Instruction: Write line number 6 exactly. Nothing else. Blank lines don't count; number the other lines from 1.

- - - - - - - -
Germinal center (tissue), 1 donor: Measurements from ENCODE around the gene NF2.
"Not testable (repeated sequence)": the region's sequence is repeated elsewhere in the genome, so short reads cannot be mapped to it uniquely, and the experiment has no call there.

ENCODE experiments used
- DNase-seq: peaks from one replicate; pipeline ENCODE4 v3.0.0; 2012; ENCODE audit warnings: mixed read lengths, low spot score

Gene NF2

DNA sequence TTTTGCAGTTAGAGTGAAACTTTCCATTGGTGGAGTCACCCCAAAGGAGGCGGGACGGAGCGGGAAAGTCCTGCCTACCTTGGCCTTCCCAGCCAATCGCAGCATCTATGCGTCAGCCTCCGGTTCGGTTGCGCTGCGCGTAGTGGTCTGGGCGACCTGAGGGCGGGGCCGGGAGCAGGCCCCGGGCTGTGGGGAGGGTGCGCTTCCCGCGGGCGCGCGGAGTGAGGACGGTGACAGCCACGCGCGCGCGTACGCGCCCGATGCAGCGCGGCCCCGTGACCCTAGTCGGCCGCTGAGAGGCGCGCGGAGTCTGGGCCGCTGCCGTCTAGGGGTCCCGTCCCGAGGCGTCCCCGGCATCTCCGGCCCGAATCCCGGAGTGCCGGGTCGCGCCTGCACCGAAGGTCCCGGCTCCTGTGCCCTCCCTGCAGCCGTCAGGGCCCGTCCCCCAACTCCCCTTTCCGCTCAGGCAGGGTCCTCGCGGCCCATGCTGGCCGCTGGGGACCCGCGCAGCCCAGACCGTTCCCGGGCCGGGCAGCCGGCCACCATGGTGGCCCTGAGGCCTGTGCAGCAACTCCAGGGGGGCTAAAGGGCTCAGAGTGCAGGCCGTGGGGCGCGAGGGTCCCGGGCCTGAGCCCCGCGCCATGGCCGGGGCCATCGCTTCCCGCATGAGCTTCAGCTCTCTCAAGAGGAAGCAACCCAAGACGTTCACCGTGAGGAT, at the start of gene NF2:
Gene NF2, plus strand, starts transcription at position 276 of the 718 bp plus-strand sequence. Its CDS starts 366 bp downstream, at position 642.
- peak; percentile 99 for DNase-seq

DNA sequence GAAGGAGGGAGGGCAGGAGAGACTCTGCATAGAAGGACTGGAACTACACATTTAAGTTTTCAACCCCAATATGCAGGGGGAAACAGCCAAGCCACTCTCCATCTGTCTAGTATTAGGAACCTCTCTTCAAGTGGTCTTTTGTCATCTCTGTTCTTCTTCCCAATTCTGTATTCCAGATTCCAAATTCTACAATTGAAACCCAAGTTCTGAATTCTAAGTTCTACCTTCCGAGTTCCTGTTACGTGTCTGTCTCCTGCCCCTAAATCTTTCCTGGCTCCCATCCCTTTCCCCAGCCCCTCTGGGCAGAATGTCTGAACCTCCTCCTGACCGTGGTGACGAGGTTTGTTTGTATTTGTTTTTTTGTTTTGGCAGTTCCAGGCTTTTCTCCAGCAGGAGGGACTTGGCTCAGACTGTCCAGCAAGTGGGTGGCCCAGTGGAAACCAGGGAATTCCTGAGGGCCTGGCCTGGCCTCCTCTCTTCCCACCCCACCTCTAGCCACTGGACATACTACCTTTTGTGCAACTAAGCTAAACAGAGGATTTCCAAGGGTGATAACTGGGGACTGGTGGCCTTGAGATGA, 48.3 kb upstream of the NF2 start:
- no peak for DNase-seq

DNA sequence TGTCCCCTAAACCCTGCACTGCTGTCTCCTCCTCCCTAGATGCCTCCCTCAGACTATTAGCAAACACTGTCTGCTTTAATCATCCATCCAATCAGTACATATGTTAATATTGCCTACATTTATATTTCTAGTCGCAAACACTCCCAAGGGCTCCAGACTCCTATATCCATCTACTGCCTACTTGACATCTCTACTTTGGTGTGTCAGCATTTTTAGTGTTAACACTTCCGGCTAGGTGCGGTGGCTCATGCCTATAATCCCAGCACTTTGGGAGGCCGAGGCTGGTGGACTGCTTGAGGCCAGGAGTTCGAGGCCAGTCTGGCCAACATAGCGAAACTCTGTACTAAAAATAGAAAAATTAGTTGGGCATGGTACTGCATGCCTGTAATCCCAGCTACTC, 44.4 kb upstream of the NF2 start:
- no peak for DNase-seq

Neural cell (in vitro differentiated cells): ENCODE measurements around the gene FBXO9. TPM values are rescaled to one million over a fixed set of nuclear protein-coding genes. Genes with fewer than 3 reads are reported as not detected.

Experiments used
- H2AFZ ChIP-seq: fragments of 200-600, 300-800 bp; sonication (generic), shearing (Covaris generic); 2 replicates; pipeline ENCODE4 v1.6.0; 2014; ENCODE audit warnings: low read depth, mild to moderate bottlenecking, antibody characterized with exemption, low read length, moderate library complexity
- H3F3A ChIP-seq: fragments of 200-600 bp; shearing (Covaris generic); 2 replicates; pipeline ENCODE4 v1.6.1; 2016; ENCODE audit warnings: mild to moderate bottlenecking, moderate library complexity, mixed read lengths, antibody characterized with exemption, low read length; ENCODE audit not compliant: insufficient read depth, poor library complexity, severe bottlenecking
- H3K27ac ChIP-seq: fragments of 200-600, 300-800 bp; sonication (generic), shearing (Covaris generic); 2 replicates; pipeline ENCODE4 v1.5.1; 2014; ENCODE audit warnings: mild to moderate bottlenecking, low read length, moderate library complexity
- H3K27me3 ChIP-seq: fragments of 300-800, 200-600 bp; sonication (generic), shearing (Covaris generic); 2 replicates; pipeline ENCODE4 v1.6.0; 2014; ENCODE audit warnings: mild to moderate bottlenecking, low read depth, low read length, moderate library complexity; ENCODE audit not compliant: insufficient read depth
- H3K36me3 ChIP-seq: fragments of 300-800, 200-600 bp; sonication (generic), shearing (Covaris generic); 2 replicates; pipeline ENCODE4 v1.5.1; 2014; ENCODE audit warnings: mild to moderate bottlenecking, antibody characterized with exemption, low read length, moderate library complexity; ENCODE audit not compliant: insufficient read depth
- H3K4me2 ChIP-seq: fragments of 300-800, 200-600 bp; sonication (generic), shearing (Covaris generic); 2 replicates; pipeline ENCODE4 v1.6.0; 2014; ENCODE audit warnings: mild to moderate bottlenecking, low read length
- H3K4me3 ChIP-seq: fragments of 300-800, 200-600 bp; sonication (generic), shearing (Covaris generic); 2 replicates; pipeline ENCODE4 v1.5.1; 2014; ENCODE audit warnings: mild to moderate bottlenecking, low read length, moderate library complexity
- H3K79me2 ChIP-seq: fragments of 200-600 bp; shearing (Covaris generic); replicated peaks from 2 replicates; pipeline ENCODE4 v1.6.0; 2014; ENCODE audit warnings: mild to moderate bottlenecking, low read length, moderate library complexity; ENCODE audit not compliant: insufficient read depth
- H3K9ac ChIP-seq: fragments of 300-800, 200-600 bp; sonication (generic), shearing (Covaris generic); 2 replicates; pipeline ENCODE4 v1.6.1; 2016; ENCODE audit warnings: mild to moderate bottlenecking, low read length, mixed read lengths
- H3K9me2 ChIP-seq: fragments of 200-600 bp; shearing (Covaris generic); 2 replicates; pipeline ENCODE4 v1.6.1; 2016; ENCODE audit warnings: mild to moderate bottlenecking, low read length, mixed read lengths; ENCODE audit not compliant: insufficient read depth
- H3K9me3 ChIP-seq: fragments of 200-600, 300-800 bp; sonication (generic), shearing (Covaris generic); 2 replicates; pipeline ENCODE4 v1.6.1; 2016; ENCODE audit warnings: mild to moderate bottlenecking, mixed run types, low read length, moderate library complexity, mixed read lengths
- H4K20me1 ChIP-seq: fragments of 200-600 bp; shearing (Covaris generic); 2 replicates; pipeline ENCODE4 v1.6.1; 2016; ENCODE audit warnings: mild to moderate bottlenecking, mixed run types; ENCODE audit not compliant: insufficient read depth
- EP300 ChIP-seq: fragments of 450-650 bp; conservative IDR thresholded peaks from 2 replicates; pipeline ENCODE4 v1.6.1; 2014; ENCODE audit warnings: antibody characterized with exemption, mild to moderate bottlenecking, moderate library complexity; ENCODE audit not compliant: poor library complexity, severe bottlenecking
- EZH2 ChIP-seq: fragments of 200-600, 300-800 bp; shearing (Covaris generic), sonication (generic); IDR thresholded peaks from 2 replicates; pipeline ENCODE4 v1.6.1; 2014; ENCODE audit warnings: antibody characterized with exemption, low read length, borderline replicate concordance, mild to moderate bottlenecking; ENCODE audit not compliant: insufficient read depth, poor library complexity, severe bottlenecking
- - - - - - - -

DNA sequence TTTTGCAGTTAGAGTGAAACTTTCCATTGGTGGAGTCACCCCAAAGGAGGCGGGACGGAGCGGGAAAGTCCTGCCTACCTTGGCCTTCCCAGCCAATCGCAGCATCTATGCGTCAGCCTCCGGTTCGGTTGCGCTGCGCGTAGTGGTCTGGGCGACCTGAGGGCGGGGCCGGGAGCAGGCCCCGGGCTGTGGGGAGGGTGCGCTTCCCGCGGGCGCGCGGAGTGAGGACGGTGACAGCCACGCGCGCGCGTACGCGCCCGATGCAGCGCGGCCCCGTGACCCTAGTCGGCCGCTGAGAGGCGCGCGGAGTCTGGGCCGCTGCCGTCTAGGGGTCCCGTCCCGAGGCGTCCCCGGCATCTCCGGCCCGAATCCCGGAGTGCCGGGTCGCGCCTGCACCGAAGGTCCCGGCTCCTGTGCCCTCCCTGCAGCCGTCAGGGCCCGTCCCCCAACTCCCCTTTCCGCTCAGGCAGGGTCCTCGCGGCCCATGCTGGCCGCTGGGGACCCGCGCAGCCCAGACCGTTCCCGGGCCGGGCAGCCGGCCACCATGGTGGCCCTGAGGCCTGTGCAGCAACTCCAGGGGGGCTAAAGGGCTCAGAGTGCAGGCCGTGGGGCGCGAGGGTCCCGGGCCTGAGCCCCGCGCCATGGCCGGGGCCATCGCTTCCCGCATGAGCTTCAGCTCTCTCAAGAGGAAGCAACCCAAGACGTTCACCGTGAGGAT, at the start of gene NF2: